Who said pensions policy is boring? The ‘annuities deal’ – tax-favoured pension savings must be used to provide a secure pension income – has been the cornerstone of UK pensions policy since the Finance Act of 1921.
Last week, with no warning or discussion, the Government tore up the annuities deal by removing punitive tax-charges for fully cashing-in DC pension pots.
In the manner of its announcement, the Government also effectively scrapped the cross-party, consensual approach to pensions policymaking that has held since Lord Turner’s Pensions Commission, and which is typically seen as essential if the public are to be confident that rules on pension saving won’t be revised every time there’s a change of Government.
The Chancellor and various commentators have trumpeted the “liberalisation” of people’s pension savings in the Budget, and poured scorn on those who “don’t trust” retirees to manage their finances.
This is all guff. Most people are not actuaries, and so the idea of letting people take “responsibility” is actually pretty vacuous given no one can know their life expectancy.
Instead, in the realm of pensions policy, there is only one outcome that matters: the level of people’s retirement incomes.
The key test set for the Chancellor’s reforms now – and in future by historians – will be whether they result in higher incomes on average for DC savers. The counter-factual here is not just the current system, but also the reforms for the annuity market that the OFT, FCA and others had been feeling their way towards.
This is why the Government must release its modelling to show precisely how they think the Budget 2014 changes will increase the average retirement incomes of DC savers in future, and what the difference in incomes will be.
It is to be hoped such modelling exists. There is a wealth of research out there on the variable financial behaviour and financial capability of retirees, as well as an extensive academic literature on the so-called ‘annuity puzzle’, i.e. why is the prevalence of voluntary annuitisation so low?
But, worryingly, the evidence base on people’s financial behaviour deployed in the Treasury’s consultation document comprises a single chart showing a slightly higher ‘savings orientation’ among older people.
So, are DC savers likely to take their pension as cash, and accept paying their marginal tax rate on it (the £120bn question)?
Here it’s important to remember only around 15 per cent of UK pensioners pay income tax, and under the new rules, the cash can be drawn down in stages.
So, given the size of pension pots – the mean is around £35,000 – it’s unlikely many will have to pay more than 20 per cent (basic rate) as their marginal tax rate on the cash. And the literature on the ‘annuity puzzle’ suggests that in the thinking of many consumers, they will weigh this one-off tax ‘loss’ against the ‘loss’ they would otherwise suffer if they annuitized and died a year later. On this view, the tax-hit will look the better option, and people will grab the cash (in stages).
At the other end of the scale, around 5 per cent of pensioners pay higher-rate income tax, and those expecting to be in this category will face a 40 per cent tax rate whether they take their money as cash or income, so many big pots will also likely be depleted.
The media has had lots of fun debating whether pensioners taking the cash will then splurge (I won’t mention the ‘L’ word). There are also significant concerns for house prices around what number will transfer their money into property – many already see buy-to-let as a better alternative to an annuity. In some ways it is, especially for your inheritors.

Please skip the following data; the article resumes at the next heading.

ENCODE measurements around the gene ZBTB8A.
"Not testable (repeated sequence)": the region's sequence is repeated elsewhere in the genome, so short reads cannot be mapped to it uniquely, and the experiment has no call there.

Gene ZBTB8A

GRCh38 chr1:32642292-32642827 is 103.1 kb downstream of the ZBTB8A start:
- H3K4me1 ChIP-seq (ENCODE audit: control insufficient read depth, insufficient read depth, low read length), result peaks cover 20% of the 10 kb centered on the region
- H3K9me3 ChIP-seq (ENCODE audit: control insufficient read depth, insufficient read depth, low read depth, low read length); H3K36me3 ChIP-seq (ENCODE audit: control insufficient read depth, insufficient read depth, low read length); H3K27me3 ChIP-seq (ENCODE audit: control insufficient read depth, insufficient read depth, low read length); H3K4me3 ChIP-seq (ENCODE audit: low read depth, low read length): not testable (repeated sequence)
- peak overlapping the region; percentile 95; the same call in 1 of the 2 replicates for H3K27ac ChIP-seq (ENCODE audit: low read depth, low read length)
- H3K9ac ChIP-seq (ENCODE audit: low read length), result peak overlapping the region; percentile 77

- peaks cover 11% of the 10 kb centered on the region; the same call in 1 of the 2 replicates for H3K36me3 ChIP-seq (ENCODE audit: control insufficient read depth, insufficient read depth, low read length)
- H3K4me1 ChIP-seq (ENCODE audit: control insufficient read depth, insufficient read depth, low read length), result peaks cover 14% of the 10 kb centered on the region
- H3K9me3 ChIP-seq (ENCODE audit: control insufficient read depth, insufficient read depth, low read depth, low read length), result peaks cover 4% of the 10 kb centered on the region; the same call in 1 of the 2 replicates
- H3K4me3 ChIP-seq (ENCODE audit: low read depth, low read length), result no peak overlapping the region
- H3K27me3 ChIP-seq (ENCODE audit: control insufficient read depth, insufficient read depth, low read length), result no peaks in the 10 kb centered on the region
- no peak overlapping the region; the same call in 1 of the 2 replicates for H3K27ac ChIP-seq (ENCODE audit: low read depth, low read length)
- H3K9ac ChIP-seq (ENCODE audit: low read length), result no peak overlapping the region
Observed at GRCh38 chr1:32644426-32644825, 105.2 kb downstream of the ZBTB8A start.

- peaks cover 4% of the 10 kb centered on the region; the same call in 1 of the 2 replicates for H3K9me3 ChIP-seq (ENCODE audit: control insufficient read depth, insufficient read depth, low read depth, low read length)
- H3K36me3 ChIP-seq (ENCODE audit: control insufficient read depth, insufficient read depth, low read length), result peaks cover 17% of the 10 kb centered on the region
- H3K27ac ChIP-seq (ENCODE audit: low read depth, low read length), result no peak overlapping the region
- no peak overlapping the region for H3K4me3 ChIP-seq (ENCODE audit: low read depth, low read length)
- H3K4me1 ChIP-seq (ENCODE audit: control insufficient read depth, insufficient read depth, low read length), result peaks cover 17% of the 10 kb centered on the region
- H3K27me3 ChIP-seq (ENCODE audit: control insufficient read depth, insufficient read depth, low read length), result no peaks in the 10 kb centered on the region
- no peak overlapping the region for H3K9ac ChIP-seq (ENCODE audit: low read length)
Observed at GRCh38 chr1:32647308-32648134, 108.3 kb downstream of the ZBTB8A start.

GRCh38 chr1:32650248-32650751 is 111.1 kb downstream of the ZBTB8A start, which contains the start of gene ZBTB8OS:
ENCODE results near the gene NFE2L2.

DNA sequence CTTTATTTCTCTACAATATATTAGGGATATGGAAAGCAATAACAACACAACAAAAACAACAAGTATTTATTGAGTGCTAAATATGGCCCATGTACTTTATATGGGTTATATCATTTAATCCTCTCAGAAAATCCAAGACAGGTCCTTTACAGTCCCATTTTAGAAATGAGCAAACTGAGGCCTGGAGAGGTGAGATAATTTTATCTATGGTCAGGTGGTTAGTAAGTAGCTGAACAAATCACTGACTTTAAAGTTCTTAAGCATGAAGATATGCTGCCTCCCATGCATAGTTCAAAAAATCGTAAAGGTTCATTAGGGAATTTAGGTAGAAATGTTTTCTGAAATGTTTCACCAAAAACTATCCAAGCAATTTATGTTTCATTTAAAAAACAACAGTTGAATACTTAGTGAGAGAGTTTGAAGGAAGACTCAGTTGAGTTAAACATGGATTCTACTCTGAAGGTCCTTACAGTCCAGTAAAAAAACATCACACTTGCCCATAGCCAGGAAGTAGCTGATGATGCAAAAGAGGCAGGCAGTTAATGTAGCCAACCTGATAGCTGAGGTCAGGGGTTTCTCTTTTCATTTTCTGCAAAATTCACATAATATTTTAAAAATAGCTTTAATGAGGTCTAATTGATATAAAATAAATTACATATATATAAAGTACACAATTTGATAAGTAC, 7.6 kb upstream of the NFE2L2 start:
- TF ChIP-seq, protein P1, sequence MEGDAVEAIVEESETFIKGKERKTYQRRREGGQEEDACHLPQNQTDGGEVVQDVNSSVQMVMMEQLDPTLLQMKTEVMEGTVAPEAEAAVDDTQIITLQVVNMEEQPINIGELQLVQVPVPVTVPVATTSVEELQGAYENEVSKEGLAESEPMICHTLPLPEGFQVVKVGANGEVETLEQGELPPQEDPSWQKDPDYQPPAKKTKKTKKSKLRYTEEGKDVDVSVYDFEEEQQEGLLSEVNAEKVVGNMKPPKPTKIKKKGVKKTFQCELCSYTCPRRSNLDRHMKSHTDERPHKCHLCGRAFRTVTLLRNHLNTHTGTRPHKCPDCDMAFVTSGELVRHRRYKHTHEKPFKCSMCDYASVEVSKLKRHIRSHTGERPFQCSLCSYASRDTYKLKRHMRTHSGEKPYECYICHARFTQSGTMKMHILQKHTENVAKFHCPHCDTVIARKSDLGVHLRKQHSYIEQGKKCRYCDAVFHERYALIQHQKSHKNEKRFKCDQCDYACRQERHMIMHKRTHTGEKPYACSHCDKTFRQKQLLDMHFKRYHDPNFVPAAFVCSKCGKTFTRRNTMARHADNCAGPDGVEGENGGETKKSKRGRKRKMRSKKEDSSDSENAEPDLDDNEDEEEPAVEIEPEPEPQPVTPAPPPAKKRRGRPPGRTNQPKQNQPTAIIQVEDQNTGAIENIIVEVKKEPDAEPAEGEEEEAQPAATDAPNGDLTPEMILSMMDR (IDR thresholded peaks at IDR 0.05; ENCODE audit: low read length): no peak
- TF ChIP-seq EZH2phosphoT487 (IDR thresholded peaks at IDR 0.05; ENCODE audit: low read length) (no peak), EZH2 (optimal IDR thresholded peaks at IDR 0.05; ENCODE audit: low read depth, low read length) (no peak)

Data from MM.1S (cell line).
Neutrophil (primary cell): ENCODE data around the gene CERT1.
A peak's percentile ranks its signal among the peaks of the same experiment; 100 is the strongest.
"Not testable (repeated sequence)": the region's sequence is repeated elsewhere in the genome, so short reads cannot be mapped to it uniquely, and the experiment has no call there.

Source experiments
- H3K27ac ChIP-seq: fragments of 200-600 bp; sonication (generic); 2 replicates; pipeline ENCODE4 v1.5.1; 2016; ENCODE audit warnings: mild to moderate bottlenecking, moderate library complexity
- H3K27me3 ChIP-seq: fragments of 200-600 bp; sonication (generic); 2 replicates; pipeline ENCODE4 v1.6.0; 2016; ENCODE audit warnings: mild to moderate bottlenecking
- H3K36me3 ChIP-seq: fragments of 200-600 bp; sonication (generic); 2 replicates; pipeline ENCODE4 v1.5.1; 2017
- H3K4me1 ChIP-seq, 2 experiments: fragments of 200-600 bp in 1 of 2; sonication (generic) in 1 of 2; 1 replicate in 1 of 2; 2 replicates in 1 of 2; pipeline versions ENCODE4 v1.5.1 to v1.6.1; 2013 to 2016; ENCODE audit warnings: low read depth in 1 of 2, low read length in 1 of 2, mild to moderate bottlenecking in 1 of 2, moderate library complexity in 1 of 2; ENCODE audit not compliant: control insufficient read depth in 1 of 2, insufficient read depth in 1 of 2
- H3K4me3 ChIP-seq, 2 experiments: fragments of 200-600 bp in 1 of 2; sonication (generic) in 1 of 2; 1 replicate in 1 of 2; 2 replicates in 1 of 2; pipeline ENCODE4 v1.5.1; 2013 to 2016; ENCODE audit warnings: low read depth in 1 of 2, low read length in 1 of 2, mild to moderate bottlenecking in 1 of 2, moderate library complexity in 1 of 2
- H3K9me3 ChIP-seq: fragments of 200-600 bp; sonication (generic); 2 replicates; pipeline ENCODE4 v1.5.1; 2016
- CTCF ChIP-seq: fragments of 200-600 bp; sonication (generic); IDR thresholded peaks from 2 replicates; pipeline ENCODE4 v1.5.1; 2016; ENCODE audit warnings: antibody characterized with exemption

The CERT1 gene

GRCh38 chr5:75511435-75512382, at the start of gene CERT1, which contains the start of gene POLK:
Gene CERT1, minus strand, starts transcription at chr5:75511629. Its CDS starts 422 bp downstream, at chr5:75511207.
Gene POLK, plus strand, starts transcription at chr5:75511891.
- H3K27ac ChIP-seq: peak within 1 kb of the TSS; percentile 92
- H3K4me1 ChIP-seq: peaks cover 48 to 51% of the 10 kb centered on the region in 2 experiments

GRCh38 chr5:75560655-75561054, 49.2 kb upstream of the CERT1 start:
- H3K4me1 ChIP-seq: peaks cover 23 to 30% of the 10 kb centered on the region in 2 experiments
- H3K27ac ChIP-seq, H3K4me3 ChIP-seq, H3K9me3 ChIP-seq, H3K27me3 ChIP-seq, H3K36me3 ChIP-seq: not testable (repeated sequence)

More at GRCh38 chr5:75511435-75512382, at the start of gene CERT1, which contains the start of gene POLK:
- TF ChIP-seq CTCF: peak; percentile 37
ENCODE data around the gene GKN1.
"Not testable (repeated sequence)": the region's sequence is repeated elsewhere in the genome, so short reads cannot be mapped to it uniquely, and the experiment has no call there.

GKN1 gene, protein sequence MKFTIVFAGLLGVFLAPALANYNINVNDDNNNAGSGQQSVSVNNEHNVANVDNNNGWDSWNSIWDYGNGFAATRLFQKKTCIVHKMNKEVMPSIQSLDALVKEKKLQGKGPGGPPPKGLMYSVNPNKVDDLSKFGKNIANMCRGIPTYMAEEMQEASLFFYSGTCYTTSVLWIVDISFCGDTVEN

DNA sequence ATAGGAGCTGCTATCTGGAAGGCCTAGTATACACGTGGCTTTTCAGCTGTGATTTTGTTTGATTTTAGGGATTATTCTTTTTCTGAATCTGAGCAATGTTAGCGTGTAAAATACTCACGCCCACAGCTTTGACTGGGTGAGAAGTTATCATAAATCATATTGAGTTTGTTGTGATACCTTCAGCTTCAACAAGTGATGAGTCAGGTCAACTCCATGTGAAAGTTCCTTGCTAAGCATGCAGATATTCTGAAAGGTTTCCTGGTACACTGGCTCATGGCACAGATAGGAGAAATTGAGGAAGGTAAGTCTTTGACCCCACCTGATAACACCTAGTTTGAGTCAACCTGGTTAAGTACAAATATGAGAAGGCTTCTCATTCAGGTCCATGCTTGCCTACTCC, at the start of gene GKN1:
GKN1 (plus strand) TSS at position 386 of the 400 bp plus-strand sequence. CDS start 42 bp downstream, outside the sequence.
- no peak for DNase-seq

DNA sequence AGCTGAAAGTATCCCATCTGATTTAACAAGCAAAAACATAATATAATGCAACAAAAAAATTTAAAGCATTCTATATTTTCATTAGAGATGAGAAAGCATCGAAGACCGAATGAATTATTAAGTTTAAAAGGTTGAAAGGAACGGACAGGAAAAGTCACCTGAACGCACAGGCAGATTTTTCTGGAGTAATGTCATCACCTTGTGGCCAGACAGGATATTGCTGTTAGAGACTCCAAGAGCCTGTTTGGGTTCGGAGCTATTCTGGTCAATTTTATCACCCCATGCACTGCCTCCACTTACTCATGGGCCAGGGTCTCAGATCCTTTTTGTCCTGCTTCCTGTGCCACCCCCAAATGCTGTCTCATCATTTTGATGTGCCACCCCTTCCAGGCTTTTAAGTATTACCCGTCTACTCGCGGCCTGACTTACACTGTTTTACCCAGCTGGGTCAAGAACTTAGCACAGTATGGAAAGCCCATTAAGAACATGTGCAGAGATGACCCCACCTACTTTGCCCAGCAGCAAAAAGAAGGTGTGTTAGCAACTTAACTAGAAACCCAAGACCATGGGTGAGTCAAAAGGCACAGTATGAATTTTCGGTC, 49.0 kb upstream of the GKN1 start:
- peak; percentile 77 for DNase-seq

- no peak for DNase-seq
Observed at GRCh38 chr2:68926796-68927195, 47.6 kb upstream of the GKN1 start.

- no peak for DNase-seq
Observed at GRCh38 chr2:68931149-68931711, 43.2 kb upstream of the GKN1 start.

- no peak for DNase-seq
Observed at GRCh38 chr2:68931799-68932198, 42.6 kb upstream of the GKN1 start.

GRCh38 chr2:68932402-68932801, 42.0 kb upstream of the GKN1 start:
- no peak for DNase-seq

However, the real risk is not pensioners splurging, but the opposite scenario: lots of retirees taking the cash, putting their pots into liquid savings or investments, then being afraid to spend them down for fear of running out of money – precisely the dilemma that annuities are designed to solve.
On this scenario, average DC retirement income will likely go down and the reforms in Budget 2014 will rightly be judged a failure.
Some will say that people saving more in the accumulation phase given the increased flexibility of their pots will offset any lower retirement incomes for DC savers. However, there’s negligible evidence that liquidity in pension saving increases savings rates, even if people inevitably report they like flexibility.
Indeed, the Strategic Society Centre has now completed two major studies with the University of Essex examining determinants of workplace pension saving using the UK Wealth and Assets Survey. The key predictor of participation is the availability of employer contributions, as well as owning your home. And most people’s contribution levels are the result of scheme design, and employer and regulatory choices, not individual decisions.
So, putting aside all the talk of “control”, “responsibility” and “trusting people to make their own decisions”, it is really very difficult to see how the Budget announcement will pass the key test with which history will judge it.
Few would deny that the annuities market did not need reappraising and shaking up – a process that was already ongoing. However, the changes announced in the Budget are likely to lead to lower retirement incomes for DC savers, even before the effect of a smaller market on annuity rates is taken into consideration, with its implications for those who do annuitise.
It’s difficult not to conclude that Budget 2014 was a bad day for UK pension policy.
And now the century-old ‘annuities deal’ has been broken, its unlikely any Government will be ever be able to put it back together.
James Lloyd is director at the Strategic Society Centre